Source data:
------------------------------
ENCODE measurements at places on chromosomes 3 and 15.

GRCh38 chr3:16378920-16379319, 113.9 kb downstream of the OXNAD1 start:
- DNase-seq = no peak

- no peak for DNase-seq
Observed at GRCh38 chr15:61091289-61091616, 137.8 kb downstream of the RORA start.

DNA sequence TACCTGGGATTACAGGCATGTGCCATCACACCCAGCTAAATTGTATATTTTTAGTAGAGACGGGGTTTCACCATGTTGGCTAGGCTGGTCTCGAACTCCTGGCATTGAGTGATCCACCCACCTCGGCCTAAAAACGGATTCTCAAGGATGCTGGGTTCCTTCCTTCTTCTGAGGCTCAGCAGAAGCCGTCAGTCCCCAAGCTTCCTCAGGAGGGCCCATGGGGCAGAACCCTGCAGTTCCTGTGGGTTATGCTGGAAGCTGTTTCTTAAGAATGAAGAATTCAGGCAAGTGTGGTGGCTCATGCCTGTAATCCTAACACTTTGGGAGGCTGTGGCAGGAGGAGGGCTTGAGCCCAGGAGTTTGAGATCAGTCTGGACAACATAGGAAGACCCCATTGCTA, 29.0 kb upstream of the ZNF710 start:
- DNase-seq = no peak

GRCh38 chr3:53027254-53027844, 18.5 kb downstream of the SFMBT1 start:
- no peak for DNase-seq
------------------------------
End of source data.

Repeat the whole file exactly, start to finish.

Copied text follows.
ENCODE measurements at places on chromosomes 3 and 15.

GRCh38 chr3:16378920-16379319, 113.9 kb downstream of the OXNAD1 start:
- DNase-seq = no peak

- no peak for DNase-seq
Observed at GRCh38 chr15:61091289-61091616, 137.8 kb downstream of the RORA start.

DNA sequence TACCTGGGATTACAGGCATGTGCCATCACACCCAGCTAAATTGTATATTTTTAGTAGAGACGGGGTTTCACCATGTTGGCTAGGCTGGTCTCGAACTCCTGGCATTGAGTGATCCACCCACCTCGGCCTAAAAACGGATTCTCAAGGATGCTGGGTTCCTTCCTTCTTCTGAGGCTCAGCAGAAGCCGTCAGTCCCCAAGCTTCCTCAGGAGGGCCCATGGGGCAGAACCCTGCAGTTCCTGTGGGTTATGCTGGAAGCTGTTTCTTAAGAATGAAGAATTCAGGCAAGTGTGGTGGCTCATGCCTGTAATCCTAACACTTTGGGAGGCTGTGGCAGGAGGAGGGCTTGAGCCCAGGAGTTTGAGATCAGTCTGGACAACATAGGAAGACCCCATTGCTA, 29.0 kb upstream of the ZNF710 start:
- DNase-seq = no peak

GRCh38 chr3:53027254-53027844, 18.5 kb downstream of the SFMBT1 start:
- no peak for DNase-seq